For Linda Harris Barnes, giving back to Southern Arkansas University is not only the right thing to do, but a way to help future students in need.
Barnes, a 1972 sociology graduate, made the impactful decision to include SAU in her planned giving – a choice that came from her heart.
“My friends would say I am very analytical,” Barnes explained, “but I’ve never had a second thought about giving to SAU. I hope that, someday, my gift may be there to help a student.”
Barnes, a native of Nashville, Arkansas, who retired from Entergy Corporation, made her decision based on her memories of SAU as a compassionate institution, to which she feels a strong personal connection.
Her inspiration came, in part, from meeting Dr. Trey Berry, SAU president. “I thought immediately, ‘this person is genuine.’ There is a warmth about him I was so delighted to see. It reminded me of my days at SAU and the people I encountered.”
A subsequent visit to campus further energized her. “It brought back so many memories,” she enthused. “I saw all the progress that has been made, the expanded programs and facilities.”
At an awards ceremony on campus, Barnes realized that, as a student, she had received a scholarship endowed by one of the persons recognized. “I remember that scholarship,” she said. “At the time, I didn’t realize the significance of what it meant. It is so easy to it take for granted.”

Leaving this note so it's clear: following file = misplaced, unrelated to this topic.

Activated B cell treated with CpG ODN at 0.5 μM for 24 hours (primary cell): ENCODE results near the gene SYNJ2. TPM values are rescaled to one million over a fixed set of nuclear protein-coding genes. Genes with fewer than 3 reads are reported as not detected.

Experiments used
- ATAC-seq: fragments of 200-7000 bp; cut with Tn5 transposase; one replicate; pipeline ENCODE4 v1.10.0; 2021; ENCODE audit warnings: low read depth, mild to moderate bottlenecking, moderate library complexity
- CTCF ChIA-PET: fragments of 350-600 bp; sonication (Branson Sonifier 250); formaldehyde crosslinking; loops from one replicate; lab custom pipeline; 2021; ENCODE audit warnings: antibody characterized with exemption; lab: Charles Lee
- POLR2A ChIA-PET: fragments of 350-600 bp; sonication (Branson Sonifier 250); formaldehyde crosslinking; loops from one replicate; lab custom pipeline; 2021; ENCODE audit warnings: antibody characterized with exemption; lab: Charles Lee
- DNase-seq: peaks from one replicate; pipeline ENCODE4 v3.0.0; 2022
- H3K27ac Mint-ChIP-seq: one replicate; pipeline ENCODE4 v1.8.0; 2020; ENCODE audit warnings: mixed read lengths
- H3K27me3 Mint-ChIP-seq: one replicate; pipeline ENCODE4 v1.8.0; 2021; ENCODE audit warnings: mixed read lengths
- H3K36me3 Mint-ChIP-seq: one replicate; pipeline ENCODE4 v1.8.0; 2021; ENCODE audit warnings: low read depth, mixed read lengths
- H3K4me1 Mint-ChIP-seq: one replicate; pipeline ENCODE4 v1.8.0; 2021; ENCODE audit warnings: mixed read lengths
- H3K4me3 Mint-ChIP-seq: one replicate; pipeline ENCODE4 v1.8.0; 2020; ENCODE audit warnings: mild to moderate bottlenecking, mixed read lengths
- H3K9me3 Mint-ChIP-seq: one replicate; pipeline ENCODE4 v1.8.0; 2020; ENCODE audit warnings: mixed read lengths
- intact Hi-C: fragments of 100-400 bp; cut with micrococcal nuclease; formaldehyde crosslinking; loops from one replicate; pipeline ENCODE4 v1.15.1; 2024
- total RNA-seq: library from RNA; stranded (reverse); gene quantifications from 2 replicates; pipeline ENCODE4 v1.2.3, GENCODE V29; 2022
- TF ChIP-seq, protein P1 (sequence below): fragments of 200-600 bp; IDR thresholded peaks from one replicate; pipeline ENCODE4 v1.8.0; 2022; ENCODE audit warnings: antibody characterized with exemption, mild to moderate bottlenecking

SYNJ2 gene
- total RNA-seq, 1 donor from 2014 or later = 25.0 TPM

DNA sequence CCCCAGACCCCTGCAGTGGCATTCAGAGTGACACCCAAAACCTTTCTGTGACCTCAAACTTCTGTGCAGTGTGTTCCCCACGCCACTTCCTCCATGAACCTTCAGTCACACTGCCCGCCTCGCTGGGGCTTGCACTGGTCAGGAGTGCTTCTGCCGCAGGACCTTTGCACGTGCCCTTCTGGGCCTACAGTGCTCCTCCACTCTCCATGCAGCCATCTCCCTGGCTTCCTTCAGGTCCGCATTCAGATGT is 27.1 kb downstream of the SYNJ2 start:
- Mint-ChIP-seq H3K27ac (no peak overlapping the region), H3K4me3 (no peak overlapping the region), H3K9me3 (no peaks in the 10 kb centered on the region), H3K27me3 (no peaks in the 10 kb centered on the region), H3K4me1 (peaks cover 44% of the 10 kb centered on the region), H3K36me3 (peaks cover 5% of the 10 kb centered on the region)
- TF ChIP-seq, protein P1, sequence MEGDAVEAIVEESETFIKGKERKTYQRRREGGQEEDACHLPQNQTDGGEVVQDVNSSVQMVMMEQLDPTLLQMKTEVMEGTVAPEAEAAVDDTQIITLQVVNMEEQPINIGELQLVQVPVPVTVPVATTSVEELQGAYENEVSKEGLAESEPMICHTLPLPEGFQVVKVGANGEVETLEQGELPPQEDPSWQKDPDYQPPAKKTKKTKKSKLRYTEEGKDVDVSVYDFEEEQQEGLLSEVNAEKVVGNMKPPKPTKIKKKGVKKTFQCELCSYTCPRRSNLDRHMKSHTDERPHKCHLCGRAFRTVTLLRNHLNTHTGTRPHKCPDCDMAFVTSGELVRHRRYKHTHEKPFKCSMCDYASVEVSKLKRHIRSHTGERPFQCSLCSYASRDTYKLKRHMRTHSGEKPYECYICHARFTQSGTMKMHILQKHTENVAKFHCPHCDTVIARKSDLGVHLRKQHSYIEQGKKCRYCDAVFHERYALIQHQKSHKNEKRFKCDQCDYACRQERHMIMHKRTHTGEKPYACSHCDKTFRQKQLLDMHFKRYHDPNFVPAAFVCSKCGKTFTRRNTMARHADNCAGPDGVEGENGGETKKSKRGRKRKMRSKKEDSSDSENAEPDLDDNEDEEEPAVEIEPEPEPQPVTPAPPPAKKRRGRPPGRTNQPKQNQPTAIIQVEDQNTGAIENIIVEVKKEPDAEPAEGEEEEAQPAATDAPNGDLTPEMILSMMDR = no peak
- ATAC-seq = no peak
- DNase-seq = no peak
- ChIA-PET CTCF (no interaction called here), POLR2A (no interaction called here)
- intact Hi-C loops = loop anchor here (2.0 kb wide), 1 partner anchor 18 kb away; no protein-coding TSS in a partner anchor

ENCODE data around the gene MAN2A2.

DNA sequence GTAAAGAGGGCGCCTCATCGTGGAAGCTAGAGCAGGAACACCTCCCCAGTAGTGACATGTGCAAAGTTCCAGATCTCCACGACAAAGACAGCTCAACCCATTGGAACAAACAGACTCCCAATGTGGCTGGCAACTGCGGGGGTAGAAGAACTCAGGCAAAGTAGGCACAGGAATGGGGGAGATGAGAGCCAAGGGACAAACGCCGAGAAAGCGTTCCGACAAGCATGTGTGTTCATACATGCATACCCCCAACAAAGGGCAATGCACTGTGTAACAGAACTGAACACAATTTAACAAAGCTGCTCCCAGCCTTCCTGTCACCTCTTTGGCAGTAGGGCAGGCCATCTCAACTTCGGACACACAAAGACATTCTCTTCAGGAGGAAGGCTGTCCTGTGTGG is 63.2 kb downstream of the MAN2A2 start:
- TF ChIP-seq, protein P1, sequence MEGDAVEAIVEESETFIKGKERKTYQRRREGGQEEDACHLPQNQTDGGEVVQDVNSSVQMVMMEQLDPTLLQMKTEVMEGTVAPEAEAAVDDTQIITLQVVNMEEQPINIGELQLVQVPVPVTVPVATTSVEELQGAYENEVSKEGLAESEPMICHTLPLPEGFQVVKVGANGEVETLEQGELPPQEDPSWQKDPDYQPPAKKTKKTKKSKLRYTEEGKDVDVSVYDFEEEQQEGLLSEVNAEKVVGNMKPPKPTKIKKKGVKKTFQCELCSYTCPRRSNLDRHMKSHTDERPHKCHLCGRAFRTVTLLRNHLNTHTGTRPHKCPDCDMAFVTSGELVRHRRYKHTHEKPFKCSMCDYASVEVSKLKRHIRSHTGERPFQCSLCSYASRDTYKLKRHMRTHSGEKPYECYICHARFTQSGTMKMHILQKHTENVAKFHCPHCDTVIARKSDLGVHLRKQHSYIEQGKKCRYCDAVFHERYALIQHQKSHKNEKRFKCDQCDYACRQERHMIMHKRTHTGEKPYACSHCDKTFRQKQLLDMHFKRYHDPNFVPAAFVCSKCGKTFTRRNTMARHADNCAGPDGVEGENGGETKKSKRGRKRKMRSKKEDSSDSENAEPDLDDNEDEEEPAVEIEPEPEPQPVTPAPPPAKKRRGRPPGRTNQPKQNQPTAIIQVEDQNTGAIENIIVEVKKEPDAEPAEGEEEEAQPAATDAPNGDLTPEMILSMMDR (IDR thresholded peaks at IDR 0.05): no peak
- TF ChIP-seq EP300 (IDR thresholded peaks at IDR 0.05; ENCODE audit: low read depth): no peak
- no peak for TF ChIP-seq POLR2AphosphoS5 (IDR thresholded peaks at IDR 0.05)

Her SAU experience meant more than textbooks and classrooms. “I saw the most caring and compassionate professors. They made a huge impact.”
At graduation, one of her professors presented her with an encouraging poem written on the occasion of Barnes’ father’s passing. “I still have that poem,” Barnes said. “I have thought a lot about the example that was set.”
Many faculty influenced Barnes in ways large and small. She recalled the help of Dr. Ann Thomas, who encouraged Barnes to apply for an internship with the Arkansas Department of Corrections. “They were hiring only male interns, and didn’t know what to do when I applied. Dr. T, as I called her, told me I should speak to the superintendent. I did, and ended up getting the job. My husband of 45 years also worked there, so she gets credit for that, too!”
Barnes said it is important to remember where the financial resources come from to fund scholarships.
From growing up on a farm, to working internationally for a major corporation, Barnes expressed amazement at her life’s trajectory. Now she is expressing her gratitude to SAU for helping her get started.
“I feel strongly that it’s the right thing to do,” Barnes said of giving back to future Muleriders. “It truly is a matter of the heart. I hope that ‘paying it forward’ has the same impact on someone else’s life as it had on mine.”